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H.B. group puts social media to work to help local businesses during holiday shopping push

H.B. group puts social media to work to help local businesses during holiday shopping push
A youngster looks at a cruiser at the Easyrider bicycle shop in downtown Huntington Beach on Friday. The Huntington Beach Downtown Business Improvement District is using social media to bring more awareness to the area’s small businesses. (Don Leach / Staff Photographer)

Max and Beth Hazard calmly strolled down Huntington Beach’s Main Street on Friday with a shopping bag in hand after buying a flannel jacket at Jack’s Surfboards.

The couple from Joshua Tree said they found a parking spot with no hassle and popped into and out of stores without dealing with the throng of Black Friday shoppers common at large malls.

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“We like to avoid the crowds,” Max Hazard said. Their last Black Friday outing was spent looking for a parking spot at Costa Mesa’s South Coast Plaza instead of shopping, he said.

A girl tries on a pair of sandals while shopping at Huntington Surf and Sport in downtown Huntington Beach on Black Friday.
A girl tries on a pair of sandals while shopping at Huntington Surf and Sport in downtown Huntington Beach on Black Friday. (Don Leach / Staff Photographer)

In an effort to make major shopping days like the day after Thanksgiving and Saturday’s follow-up, Small Business Saturday, easier for potential customers and more lucrative for local businesses, Huntington Beach’s Downtown Business Improvement District is promoting its members by sharing several businesses’s deals on the BID’s Facebook and Instagram pages.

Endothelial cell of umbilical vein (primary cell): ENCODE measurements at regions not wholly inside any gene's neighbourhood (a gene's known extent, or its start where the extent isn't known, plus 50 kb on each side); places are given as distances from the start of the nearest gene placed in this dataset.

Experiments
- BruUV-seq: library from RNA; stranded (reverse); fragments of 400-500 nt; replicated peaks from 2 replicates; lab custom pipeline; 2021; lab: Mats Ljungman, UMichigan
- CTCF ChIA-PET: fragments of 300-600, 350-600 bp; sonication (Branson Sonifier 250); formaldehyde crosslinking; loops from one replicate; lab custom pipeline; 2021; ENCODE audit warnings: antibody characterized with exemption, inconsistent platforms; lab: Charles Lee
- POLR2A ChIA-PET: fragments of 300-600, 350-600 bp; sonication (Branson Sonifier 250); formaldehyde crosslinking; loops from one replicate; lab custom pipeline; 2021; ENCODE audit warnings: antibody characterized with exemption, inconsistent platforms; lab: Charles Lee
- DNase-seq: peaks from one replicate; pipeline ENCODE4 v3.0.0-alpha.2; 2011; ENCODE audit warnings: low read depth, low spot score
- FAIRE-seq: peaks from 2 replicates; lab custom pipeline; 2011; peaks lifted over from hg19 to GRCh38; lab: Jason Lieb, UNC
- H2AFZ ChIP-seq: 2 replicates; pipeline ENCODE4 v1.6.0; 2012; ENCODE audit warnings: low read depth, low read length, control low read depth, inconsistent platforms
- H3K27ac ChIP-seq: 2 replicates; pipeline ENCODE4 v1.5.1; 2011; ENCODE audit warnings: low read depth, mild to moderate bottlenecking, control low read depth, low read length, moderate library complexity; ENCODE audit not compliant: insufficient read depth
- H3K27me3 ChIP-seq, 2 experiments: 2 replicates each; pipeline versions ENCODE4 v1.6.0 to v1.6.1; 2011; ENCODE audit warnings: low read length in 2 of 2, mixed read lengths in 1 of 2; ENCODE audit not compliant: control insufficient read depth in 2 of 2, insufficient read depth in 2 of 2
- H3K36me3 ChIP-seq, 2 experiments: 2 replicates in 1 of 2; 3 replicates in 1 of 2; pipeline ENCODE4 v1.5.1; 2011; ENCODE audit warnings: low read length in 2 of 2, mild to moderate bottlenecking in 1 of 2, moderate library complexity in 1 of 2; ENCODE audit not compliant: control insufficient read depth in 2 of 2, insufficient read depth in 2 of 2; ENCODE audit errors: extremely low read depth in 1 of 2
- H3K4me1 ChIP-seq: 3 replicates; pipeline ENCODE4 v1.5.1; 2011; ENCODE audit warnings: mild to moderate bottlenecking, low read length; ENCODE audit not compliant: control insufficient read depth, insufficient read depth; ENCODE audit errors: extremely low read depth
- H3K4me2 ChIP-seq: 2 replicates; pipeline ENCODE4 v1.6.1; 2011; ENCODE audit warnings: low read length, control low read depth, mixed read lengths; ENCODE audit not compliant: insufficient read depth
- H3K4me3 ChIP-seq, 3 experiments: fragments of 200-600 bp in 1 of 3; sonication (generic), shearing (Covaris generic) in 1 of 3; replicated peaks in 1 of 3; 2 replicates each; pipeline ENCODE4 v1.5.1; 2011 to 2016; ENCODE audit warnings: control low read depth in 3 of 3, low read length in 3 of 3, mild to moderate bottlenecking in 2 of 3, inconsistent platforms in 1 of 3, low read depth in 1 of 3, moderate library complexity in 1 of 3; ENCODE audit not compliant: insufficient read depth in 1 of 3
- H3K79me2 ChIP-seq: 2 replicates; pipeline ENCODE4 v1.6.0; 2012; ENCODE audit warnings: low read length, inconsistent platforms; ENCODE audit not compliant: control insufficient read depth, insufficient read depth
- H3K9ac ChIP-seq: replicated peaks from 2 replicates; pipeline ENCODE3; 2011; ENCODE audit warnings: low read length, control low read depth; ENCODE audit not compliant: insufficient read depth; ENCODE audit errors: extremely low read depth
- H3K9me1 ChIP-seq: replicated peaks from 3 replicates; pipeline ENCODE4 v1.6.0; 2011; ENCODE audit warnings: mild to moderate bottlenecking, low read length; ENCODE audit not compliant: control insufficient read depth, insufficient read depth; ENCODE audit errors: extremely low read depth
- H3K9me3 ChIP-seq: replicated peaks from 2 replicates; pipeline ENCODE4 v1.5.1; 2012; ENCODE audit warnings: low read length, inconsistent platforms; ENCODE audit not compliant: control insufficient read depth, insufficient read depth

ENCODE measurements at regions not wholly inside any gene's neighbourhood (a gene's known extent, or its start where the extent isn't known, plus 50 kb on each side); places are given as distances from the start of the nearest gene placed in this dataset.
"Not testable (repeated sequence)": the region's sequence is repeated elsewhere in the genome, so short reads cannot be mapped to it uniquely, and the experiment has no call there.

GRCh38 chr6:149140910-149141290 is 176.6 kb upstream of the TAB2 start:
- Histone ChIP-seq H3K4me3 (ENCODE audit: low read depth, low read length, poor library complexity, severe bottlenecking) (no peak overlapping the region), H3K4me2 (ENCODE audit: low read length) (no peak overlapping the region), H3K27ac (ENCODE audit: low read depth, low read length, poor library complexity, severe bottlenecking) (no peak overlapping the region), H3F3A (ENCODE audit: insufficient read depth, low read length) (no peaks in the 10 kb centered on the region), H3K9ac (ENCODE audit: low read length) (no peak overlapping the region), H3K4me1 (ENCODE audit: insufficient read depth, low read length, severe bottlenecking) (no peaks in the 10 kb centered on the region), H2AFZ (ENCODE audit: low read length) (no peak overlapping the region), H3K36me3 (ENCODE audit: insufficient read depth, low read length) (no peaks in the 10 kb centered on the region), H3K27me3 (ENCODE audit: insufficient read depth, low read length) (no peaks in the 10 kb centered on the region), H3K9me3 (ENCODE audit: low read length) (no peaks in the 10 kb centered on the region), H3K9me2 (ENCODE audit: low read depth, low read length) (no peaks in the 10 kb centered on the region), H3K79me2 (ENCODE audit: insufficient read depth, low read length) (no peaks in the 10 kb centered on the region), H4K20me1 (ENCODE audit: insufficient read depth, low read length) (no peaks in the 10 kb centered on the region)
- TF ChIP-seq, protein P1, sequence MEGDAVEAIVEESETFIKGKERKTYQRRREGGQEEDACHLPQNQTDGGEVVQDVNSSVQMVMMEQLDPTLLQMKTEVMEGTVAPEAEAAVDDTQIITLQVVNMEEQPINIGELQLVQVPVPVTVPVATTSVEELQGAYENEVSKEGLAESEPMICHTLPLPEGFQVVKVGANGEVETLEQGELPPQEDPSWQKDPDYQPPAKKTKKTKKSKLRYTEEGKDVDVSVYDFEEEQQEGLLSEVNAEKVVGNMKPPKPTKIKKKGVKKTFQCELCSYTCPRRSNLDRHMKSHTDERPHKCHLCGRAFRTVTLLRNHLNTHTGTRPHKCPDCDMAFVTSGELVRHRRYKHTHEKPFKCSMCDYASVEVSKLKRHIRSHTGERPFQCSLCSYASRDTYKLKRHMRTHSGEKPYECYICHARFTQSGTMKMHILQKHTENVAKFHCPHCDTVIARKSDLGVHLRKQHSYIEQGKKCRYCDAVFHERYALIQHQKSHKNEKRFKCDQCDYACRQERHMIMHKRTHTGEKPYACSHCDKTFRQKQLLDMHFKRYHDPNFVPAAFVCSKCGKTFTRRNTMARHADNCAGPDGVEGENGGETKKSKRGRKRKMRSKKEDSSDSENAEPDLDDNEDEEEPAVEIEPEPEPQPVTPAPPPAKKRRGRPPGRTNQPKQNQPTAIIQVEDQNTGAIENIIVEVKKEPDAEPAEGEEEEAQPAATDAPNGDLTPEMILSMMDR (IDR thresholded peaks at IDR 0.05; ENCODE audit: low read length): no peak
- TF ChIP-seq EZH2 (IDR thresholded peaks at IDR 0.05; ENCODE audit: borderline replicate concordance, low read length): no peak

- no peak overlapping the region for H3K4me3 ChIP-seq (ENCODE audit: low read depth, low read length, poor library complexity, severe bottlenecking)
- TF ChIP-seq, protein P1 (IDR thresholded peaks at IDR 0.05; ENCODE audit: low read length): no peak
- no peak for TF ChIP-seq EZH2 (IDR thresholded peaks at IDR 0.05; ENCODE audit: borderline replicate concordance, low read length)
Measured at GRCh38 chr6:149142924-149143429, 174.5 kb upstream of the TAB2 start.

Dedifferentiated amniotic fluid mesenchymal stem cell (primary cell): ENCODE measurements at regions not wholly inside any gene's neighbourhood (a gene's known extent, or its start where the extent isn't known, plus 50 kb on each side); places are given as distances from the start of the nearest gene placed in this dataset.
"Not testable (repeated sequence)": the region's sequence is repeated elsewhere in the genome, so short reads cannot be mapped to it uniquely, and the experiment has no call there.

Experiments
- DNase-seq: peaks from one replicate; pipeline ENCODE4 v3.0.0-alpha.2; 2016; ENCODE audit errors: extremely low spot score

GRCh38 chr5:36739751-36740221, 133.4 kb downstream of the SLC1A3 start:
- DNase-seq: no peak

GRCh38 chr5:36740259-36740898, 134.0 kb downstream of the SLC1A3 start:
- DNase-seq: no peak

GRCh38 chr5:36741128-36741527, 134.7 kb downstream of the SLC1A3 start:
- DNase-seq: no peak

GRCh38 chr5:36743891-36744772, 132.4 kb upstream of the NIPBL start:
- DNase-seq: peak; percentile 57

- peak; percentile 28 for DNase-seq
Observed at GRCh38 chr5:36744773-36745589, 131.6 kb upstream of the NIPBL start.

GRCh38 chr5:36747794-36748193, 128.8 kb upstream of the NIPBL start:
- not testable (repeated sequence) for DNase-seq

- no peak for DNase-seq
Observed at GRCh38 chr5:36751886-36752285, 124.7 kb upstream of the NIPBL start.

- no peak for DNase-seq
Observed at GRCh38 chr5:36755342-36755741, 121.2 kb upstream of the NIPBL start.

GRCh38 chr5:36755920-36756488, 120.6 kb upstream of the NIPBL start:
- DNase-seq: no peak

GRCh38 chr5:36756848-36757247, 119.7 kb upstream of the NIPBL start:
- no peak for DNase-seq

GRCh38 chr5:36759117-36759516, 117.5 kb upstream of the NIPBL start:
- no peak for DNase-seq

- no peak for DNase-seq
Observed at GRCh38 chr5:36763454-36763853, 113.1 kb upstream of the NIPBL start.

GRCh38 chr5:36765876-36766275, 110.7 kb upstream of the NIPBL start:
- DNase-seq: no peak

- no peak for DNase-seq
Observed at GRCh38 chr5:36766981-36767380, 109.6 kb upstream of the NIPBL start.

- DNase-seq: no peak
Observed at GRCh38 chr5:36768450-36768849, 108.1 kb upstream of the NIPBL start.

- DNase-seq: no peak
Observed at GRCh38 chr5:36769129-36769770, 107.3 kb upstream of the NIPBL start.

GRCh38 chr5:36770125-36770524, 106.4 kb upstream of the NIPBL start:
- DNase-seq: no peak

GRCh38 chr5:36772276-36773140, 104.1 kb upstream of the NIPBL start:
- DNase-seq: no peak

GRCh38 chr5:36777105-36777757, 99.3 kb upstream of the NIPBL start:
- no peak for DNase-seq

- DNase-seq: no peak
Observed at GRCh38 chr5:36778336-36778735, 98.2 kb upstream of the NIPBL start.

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Printed coupons are a thing of the past, said BID manager Marianne Tonjes.

“It’s all online now,” said Tonjes, who helped spearhead the idea of using social media platforms, which are accessible via smartphone.

Customers are encouraged to use the hashtag #ShopDineHBDBID to find bargains and discounts and share thoughts about their shopping experience.

Shoppers walk among racks of Jack’s Surfboards merchandise in downtown Huntington Beach on Friday.
Shoppers walk among racks of Jack’s Surfboards merchandise in downtown Huntington Beach on Friday. (Don Leach / Staff Photographer)

Popular downtown surf shops such as Jack’s Surfboards and Huntington Surf and Sport displayed an array of surf apparel and sandals outside their stores Friday.

Shelly Dunn of La Verne said she found “great deals” at Jack’s, where she bought two flannel jackets.

Patrick Lawless of the Easyrider bicycle shop said the BID’s social media promotion is a good way for businesses to advertise for free. He said a good portion of Easyrider’s customers come from the social media pages.

On Friday, several customers were perusing the shop’s array of bicycles and apparel. Patrons could earn a $50 gift card with the purchase of any cruiser or a $20 gift card with the purchase of any skateboard or scooter.

A block down the street, Francesco Zaza, owner of ZeroZero39 Pizzeria, credited the BID for taking the initiative to help small-business owners like him. Though he wasn’t offering holiday deals, he said the BID’s presence helps draw crowds to the area.

Luis Lopez is offering 20% off grooming services and products at Orange County Barbers Parlor, which he set up along Main Street four years ago. He said the BID’s use of social media has been helpful.

“Huntington Beach wants their small businesses to be successful — not all cities do,” Lopez said.

Cherie McCarty of Utah stopped by Main Street to have breakfast with her family and to check out some of the stores because of advertised deals. She bought two long-sleeved shirts.

Emerson Peralta peeks at the new Vans shoes he got Friday in downtown Huntington Beach with his family.
Emerson Peralta peeks at the new Vans shoes he got Friday in downtown Huntington Beach with his family. (Don Leach / Staff Photographer)

Rick Peralta and his family strolled down Main Street after buying a pair of shoes and two onesie pajamas. They’re on a getaway from their home in Santa Barbara and said they understand the importance of helping communities.

“We always try to help keep money local,” Peralta said. “It’s better.”

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